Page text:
A Guide to Russia


Russia is a vast country with many different terrains, climates, and ethnic groups. It has one of the world’s largest economies and is rich in natural resources such as oil, gas and gold.

The country has a very diverse population and it is dominated by the Russian people but there are 120 other ethnic groups living in Russia who speak different languages and follow their own cultural traditions. The majority of the Russian people live in the European part of the country, and the capital city of Moscow is the most densely populated area.

There are many religious traditions in Russia and the Eastern Orthodox Church is the largest religion. The most important Orthodox festival is the eve of Lent, known as maslenitsa or butter festival. During this period, people eat pancakes and break holes in frozen lakes and rivers to celebrate.

Russians are very proud of their history and their culture. They have a long and complicated past, which has been shaped by their unique environment, the Russian Empire, czars and revolutions. The czars tried to westernize their culture and the revolution in 1917 saw the Bolsheviks take over, changing Russia’s government from a monarchy to a communist regime.

This political shift had profound effects on Russian society. The old aristocracy was replaced by the working class, and a socialist state was established. This was a major change for Russia, as it had been ruled by czars and emperors for centuries.

Despite the new government, there were still many problems within Russia. The country’s economy suffered from poor management, and it was not able to provide for the needs of its population. This led to a number of social unrests, including mass riots and the Russian Civil War in 1918-1921.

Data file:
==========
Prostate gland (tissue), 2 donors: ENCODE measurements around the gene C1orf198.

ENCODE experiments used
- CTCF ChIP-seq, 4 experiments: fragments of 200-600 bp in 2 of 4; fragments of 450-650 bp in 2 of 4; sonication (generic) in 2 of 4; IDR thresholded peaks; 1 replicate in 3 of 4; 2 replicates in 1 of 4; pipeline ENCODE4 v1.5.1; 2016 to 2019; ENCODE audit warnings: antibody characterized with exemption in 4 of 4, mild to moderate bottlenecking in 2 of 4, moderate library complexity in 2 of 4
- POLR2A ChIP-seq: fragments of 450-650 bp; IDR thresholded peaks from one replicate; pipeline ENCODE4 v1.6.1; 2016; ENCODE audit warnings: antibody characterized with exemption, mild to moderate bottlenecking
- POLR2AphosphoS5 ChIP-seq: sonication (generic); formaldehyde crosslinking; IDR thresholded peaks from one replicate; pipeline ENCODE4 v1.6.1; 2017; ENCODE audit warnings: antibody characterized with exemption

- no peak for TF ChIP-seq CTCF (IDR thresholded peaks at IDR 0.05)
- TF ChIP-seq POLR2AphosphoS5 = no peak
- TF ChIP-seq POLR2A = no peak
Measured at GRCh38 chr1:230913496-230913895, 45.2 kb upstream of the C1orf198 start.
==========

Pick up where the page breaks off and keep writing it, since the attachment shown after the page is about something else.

The Soviet Union collapsed in 1991, and the country was split into various republics. Some of them, such as Crimea, became independent states, while others continued to be part of the Russian Federation.

There are many different kinds of climates in Russia, and some areas experience harsh, cold winters. Northern areas of the country border the Arctic Ocean, and icy air masses from the Arctic move south into Russia each winter. This causes severe weather in some parts of the country and can be deadly for animals, fish and other wildlife.

Type D (continental) climates characterize much of the country, and these tend to be hot and dry in summer and cool and wet in winter. This is because land in the center of a continent, far from the moderating effects of oceans, tends to warm up quickly in the summer and cool down rapidly in the winter.

Mountains are a prominent feature of the landscape in Russia. The Ural Mountains are the highest and most extensive mountains in Russia, with many peaks exceeding 3,000 metres (9,840 feet). The Caucasus Mountains separate Russia from southwest Asia and the volcanic highlands of Kamchatka Peninsula are located in the east.

The vast expanse of Russia is home to many different species and varieties of plants and animals. Some of these are rare and endangered, such as the white rhinoceros. The country has an extensive network of wildlife parks and reserves, where visitors can see and learn about the Russian wild life. The country also has many museums and archaeological sites.